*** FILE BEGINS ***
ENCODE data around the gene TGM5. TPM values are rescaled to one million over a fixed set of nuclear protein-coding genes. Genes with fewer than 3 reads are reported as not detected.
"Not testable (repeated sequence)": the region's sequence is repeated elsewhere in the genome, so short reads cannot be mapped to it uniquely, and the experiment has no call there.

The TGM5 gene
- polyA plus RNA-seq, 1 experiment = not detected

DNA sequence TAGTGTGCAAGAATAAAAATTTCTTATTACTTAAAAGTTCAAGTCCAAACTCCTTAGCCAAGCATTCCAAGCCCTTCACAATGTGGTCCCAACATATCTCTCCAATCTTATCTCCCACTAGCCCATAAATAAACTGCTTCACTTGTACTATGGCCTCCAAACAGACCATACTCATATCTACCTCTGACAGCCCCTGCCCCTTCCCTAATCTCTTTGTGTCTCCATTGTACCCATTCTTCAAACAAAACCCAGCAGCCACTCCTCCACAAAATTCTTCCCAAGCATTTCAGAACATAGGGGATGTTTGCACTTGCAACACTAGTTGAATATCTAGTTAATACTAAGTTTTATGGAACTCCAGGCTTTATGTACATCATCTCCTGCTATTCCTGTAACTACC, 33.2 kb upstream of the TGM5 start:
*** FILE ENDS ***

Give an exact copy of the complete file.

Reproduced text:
ENCODE data around the gene TGM5. TPM values are rescaled to one million over a fixed set of nuclear protein-coding genes. Genes with fewer than 3 reads are reported as not detected.
"Not testable (repeated sequence)": the region's sequence is repeated elsewhere in the genome, so short reads cannot be mapped to it uniquely, and the experiment has no call there.

The TGM5 gene
- polyA plus RNA-seq, 1 experiment = not detected

DNA sequence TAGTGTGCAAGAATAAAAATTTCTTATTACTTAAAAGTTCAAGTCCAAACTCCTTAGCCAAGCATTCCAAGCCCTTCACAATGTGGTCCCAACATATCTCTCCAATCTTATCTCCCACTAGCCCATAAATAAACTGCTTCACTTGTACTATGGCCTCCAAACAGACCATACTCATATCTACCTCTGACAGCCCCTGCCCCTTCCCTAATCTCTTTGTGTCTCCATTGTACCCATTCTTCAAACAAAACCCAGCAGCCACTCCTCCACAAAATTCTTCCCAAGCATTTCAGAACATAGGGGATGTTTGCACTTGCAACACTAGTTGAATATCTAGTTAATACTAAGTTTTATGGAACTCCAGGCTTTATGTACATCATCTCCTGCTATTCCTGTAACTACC, 33.2 kb upstream of the TGM5 start: